Summary: The birth of Jesus gives us hope that extends to every aspect of my life - past, present, and future.


This morning is the first Sunday of Advent. Most of us are probably familiar with that concept, but for some of us our familiarity may be limited to those calendars with little windows that open up revealing a gift or treat for each day of the month leading up to Christmas.

The word “Advent” means “coming” or “arrival”. So the period we call Advent is a season marked by expectation, waiting, anticipation and longing. It is not intended to merely be an extension of Christmas, but rather a season that links past, present and future. It offers us the opportunity to share in the ancient longing for the coming of the Messiah, to celebrate Jesus’ birth and what that means for us today and to look forward to His return in the future.

In a season often marked by frenzied busyness, Advent is an opportunity to set aside time to prepare our hearts and help us place our focus on a far greater story than our own – a story of God’s great love toward us that compelled Him to send His very own Son into this world to meet our greatest need. It is a time to reflect on how God came to bring light to us while we were living in great darkness.

One of the common traditions of Advent is the lighting of the candles on an Advent wreath. A circular evergreen wreath represents God’s unending love for us. And the lighting of five candles throughout the season - one for each of the four Sundays before Christmas and one on Christmas Eve - represents Jesus’s coming to a world lost in darkness. As the prophet Isaiah wrote

The people who walked in darkness

have seen a great light;

those who dwelt in a land of deep darkness,

on them has light shone.

(Isaiah 9:2 ESV)

For the next four weeks, we will unwrap four gifts of Christmas – hope, love, joy and peace. And each Sunday we will light a candle to remind us of those gifts. This morning, we begin by lighting the candle that represents the gift of hope.

[Light candle]

It is certainly fashionable as Christians to bemoan the increasing commercialization of Christmas. It’s not uncommon to see Christians complaining about a “war on Christmas” and urging our culture to “Keep Christ in Christmas”. But in many ways this really isn’t new.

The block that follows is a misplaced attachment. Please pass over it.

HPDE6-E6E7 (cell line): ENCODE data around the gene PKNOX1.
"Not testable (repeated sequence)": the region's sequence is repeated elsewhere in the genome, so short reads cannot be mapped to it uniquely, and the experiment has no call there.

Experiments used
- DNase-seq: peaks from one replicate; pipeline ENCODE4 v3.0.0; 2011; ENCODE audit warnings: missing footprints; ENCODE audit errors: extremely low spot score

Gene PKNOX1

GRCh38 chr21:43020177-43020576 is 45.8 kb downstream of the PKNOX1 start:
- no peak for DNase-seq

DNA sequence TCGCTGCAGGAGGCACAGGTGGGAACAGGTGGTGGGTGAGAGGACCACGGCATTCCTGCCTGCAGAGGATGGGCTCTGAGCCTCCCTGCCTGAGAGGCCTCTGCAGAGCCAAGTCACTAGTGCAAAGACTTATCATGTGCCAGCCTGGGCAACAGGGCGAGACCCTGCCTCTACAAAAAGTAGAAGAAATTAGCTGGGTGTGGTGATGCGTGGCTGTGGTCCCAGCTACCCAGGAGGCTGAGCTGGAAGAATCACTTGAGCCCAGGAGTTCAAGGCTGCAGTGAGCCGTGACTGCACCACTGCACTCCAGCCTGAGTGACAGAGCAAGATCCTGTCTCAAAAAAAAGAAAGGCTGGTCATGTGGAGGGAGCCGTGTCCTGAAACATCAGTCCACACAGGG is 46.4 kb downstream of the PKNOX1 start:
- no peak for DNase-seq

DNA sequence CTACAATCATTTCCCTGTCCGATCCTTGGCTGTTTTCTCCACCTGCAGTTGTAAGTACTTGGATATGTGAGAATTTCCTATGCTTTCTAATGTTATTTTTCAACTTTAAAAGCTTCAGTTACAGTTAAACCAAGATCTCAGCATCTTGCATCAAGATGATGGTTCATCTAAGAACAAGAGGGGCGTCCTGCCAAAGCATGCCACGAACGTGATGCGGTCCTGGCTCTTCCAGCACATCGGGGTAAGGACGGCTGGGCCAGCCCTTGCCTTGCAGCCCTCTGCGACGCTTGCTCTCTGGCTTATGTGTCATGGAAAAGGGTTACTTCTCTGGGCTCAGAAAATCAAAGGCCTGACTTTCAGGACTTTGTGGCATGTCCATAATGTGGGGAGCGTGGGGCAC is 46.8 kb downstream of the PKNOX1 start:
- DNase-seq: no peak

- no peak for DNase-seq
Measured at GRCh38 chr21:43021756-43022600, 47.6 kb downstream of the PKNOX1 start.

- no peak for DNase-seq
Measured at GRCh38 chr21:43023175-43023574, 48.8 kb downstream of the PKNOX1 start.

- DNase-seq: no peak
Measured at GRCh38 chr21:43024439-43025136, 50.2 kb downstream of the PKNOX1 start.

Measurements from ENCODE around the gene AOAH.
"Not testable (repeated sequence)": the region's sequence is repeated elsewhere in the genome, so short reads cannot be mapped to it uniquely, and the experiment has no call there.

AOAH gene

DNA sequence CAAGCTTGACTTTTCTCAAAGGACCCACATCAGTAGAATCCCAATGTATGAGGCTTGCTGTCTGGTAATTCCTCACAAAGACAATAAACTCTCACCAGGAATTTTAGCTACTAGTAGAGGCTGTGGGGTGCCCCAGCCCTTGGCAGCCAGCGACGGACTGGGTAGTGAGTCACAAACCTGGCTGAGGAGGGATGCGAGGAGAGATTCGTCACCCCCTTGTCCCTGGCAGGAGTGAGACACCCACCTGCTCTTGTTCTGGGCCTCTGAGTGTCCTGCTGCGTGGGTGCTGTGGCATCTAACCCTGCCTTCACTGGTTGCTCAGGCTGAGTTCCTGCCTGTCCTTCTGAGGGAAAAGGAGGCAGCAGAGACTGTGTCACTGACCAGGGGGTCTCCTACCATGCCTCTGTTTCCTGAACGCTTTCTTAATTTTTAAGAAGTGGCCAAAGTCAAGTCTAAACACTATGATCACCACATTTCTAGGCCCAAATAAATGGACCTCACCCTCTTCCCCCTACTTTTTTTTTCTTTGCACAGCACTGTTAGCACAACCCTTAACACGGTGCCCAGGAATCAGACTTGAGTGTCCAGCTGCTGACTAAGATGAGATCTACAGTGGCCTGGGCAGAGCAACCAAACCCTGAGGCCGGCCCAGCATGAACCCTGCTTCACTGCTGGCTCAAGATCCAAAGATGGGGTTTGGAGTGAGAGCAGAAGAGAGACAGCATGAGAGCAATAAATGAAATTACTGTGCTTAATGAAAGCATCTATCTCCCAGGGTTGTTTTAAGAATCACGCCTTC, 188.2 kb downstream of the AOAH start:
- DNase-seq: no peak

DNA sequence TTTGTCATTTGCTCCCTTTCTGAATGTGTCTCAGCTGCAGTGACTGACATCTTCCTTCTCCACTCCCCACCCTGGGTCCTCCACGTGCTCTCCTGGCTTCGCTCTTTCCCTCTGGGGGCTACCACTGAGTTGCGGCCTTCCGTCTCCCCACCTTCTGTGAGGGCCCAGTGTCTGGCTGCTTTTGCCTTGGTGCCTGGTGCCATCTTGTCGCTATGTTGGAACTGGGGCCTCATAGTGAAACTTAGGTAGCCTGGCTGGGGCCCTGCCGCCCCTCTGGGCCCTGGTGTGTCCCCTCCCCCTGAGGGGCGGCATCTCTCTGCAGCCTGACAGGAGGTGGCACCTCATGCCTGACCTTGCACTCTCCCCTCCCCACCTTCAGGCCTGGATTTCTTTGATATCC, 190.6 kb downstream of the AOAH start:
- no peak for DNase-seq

When Coca Cola came looking for a Christmas special to sponsor for their holiday marketing back in 1965, they approached Charles Schulz, the creator of the “Peanuts” comic strip and producer Lee Mendelson. What was basically a low budget, last minute production ended up winning Emmy and Peabody awards and because it struck such a nerve with its audience, it has been a Christmas staple for over 50 years now.

You’ve probably seen it a time or two. If so, you know that Charlie Brown is surrounded by all the trappings of Christmas, but they all come up empty. When in exasperation he shouts “Isn’t there anyone who knows what Christmas is all about?!”, his best friend Linus sets him straight with a clear answer straight from Luke 2:8–14. Linus recites the passage in one of the most poignant scenes in television history. Will you read it out loud with me?

And there were in the same county shepherds abiding in the field, keeping watch over their flock by night. And, lo, the angel of the Lord came upon them, and the glory of the Lord shone round about them: and they were sore afraid. And the angel said unto them, Fear not: for, behold, I bring you good tidings of great joy, which shall be to all people. For unto you is born this day in the city of David a Saviour, which is Christ the Lord. And this shall be a sign unto you; Ye shall find the babe wrapped in swaddling clothes, lying in a manger. And suddenly there was with the angel a multitude of the heavenly host praising God, and saying, Glory to God in the highest, and on earth peace, good will toward men. (KJV)

It is in those words that Charlie Brown finds hope. It’s where the whole Christmas experience turns for him and good ol’ Chuck realizes the true meaning of Christmas. He goes from being depressed by the season to being inspired by it. He goes from an inward focus of questioning to an outward focus of sharing the season with others.

Most of us are probably familiar with the words we just read and the rest of the Christmas accounts that we find in the gospels written by Matthew and Luke. And we will certainly incorporate those accounts in our observance of Advent over the next four weeks and on Christmas Eve. But we’re also going to see how the story and meaning of Christmas is found elsewhere in Scripture as well.

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